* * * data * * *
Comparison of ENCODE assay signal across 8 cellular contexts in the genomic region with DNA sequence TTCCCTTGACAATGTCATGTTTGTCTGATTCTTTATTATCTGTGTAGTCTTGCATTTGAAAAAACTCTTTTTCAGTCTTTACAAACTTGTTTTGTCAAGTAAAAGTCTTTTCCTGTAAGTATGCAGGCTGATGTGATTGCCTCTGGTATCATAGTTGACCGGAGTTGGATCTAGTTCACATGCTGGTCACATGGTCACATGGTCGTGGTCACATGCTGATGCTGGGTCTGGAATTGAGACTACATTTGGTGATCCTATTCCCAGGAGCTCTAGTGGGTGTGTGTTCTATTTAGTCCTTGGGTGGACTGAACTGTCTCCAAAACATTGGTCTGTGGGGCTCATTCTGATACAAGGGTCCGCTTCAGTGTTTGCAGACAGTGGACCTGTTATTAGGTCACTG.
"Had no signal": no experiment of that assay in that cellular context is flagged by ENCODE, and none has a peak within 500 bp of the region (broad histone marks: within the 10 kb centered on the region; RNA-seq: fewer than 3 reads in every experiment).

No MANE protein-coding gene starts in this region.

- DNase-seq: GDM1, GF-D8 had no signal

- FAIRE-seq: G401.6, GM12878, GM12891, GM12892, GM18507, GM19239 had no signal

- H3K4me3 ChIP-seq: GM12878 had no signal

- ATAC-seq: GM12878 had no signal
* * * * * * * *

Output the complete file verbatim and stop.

Comparison of ENCODE assay signal across 8 cellular contexts in the genomic region with DNA sequence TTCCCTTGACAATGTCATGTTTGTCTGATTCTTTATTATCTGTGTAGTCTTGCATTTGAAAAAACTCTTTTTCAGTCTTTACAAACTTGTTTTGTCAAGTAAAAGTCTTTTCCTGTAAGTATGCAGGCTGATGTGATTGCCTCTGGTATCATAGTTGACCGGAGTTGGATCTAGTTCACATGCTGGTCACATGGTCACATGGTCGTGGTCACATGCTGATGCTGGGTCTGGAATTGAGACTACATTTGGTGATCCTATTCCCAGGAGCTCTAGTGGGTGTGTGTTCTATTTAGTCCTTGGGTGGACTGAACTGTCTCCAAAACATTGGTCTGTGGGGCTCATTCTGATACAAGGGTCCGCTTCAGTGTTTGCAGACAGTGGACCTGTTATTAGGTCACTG.
"Had no signal": no experiment of that assay in that cellular context is flagged by ENCODE, and none has a peak within 500 bp of the region (broad histone marks: within the 10 kb centered on the region; RNA-seq: fewer than 3 reads in every experiment).

No MANE protein-coding gene starts in this region.

- DNase-seq: GDM1, GF-D8 had no signal

- FAIRE-seq: G401.6, GM12878, GM12891, GM12892, GM18507, GM19239 had no signal

- H3K4me3 ChIP-seq: GM12878 had no signal

- ATAC-seq: GM12878 had no signal